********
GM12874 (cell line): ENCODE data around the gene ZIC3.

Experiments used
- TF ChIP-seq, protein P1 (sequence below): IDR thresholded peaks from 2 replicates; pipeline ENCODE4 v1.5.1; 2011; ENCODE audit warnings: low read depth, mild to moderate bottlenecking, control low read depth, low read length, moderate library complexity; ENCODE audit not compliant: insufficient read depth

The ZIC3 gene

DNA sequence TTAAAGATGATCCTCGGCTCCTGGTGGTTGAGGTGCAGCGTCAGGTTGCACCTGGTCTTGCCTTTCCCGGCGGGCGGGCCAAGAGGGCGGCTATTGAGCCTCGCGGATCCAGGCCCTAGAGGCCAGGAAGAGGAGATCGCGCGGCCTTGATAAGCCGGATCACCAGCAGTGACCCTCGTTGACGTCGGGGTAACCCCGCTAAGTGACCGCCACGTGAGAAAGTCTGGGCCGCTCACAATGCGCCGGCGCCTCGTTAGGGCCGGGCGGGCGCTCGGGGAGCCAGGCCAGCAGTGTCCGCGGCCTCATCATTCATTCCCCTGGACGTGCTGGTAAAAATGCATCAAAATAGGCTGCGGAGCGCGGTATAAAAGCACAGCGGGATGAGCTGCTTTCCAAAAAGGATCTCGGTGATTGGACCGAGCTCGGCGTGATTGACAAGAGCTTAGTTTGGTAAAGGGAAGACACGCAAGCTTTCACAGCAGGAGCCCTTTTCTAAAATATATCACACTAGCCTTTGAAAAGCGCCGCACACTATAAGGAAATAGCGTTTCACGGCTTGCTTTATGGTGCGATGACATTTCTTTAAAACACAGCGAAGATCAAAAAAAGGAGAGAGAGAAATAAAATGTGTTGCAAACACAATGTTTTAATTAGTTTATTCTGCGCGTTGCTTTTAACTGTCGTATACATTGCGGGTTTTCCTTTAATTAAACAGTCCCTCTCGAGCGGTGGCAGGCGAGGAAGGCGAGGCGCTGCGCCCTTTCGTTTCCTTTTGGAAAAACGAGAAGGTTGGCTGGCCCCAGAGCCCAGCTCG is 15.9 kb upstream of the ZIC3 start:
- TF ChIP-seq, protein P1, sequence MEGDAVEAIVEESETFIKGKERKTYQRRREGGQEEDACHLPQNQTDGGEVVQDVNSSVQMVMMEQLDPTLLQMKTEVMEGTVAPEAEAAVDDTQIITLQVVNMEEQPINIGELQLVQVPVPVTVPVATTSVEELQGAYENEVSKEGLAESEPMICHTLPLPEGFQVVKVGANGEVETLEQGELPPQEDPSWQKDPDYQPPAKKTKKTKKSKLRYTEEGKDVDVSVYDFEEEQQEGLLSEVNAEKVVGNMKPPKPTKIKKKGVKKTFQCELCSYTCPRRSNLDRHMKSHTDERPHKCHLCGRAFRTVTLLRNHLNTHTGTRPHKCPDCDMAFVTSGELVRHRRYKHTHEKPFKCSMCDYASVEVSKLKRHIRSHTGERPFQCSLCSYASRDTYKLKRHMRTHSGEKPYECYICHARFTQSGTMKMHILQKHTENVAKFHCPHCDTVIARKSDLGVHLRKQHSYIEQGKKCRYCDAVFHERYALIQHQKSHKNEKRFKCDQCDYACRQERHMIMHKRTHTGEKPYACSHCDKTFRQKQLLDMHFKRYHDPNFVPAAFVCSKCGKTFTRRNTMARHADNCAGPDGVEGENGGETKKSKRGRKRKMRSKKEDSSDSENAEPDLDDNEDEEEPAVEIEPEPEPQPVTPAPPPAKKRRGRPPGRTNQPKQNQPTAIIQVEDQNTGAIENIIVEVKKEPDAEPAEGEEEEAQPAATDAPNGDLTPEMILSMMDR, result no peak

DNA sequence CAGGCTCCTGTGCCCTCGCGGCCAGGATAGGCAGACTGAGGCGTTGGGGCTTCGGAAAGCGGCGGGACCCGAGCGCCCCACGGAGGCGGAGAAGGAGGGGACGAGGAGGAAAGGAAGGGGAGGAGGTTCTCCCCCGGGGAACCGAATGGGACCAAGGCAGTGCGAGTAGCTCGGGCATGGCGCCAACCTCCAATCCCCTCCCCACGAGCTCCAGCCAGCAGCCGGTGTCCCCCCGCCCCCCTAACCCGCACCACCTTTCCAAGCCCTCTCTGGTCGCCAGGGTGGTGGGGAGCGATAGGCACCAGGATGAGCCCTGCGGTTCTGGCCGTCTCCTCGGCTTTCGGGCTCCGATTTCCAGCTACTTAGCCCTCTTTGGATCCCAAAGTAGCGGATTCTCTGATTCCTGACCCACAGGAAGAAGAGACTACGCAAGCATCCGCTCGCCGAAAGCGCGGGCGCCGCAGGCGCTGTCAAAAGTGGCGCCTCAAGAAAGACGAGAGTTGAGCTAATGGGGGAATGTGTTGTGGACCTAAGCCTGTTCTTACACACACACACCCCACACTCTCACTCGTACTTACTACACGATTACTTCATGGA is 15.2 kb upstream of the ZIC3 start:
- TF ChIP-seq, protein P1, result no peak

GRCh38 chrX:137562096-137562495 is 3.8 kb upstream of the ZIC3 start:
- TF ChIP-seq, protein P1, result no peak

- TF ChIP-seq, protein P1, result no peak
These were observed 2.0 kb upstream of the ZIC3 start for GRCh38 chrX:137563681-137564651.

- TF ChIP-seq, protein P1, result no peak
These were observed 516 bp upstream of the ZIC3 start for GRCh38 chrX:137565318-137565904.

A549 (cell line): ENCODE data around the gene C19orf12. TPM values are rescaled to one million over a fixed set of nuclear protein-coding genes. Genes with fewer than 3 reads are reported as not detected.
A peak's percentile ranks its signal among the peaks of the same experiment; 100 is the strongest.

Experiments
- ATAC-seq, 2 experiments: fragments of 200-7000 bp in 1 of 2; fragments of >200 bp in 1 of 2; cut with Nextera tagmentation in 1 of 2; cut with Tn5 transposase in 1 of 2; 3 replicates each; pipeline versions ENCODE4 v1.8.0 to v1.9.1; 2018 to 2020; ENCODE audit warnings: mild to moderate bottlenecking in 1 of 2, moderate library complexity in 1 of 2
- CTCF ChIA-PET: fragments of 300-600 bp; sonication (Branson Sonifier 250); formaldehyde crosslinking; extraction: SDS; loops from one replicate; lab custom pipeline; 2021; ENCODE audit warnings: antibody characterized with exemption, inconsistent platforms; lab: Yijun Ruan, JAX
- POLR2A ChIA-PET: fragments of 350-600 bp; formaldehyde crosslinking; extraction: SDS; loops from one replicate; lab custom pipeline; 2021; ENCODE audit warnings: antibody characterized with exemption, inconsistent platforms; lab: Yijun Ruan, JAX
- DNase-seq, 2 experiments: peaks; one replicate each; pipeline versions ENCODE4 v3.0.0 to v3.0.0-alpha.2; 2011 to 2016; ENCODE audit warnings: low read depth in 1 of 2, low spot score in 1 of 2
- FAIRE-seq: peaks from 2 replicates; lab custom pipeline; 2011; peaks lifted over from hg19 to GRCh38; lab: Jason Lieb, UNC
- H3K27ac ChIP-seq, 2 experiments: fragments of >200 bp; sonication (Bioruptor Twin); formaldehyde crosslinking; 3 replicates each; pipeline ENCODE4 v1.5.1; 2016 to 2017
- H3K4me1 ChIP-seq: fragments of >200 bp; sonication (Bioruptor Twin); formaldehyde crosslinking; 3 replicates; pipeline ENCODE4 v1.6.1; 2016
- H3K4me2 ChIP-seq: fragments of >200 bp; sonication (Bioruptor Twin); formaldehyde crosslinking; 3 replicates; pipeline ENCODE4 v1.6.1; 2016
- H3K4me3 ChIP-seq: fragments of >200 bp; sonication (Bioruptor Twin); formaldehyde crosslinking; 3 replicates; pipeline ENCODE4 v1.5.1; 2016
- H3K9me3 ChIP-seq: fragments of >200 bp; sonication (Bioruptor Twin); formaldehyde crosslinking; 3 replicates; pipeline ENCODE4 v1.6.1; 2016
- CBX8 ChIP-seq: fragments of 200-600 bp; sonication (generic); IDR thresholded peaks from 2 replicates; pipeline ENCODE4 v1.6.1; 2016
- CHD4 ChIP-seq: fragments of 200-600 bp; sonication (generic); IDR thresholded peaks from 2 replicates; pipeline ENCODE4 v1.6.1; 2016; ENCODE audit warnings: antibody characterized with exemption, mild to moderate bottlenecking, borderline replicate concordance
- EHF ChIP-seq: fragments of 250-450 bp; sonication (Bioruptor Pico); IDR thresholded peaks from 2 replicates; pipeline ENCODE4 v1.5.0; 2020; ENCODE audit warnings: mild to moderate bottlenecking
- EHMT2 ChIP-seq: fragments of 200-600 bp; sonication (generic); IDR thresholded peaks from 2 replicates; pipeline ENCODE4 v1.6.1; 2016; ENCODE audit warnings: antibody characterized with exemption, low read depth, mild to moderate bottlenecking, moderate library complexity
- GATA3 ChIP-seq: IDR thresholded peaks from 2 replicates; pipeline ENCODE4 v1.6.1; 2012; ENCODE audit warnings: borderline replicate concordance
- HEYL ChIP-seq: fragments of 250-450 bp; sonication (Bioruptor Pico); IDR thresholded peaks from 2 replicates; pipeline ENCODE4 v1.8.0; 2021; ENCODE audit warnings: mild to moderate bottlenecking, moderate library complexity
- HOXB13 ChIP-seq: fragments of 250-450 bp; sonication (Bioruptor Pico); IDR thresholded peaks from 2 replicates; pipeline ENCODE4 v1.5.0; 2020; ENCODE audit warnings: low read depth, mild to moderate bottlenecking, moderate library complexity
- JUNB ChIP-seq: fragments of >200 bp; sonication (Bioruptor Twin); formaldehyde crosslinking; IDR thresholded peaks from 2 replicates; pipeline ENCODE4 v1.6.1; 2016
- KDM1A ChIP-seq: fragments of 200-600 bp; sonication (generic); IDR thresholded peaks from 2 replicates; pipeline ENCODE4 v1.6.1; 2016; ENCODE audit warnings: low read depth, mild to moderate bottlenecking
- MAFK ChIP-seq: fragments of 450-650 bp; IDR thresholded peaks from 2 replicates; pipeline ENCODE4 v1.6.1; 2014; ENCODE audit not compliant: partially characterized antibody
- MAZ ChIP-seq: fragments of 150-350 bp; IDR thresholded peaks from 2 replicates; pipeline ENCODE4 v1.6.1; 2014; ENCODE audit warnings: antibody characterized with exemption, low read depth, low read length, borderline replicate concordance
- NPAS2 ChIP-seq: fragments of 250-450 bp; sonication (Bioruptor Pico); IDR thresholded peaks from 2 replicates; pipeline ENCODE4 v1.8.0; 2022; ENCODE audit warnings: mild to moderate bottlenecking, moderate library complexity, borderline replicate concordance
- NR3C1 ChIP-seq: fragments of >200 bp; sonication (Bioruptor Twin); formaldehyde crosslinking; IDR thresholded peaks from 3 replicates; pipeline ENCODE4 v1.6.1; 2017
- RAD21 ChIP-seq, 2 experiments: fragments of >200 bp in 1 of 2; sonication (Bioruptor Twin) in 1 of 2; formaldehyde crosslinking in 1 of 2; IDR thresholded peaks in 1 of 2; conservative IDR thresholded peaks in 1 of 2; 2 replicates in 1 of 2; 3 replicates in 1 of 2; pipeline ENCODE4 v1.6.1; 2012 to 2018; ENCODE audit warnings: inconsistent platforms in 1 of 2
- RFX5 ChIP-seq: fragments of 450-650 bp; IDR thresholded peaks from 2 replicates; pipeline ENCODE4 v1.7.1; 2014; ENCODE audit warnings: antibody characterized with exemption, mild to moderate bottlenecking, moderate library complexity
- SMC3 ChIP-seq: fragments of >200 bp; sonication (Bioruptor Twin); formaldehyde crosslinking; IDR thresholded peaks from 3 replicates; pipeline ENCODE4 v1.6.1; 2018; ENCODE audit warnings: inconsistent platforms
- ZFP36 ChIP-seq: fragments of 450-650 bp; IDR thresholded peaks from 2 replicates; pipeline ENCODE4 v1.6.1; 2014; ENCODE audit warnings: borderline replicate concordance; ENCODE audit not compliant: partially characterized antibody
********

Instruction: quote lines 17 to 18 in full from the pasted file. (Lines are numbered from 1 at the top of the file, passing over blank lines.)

Experiments
- ATAC-seq, 2 experiments: fragments of 200-7000 bp in 1 of 2; fragments of >200 bp in 1 of 2; cut with Nextera tagmentation in 1 of 2; cut with Tn5 transposase in 1 of 2; 3 replicates each; pipeline versions ENCODE4 v1.8.0 to v1.9.1; 2018 to 2020; ENCODE audit warnings: mild to moderate bottlenecking in 1 of 2, moderate library complexity in 1 of 2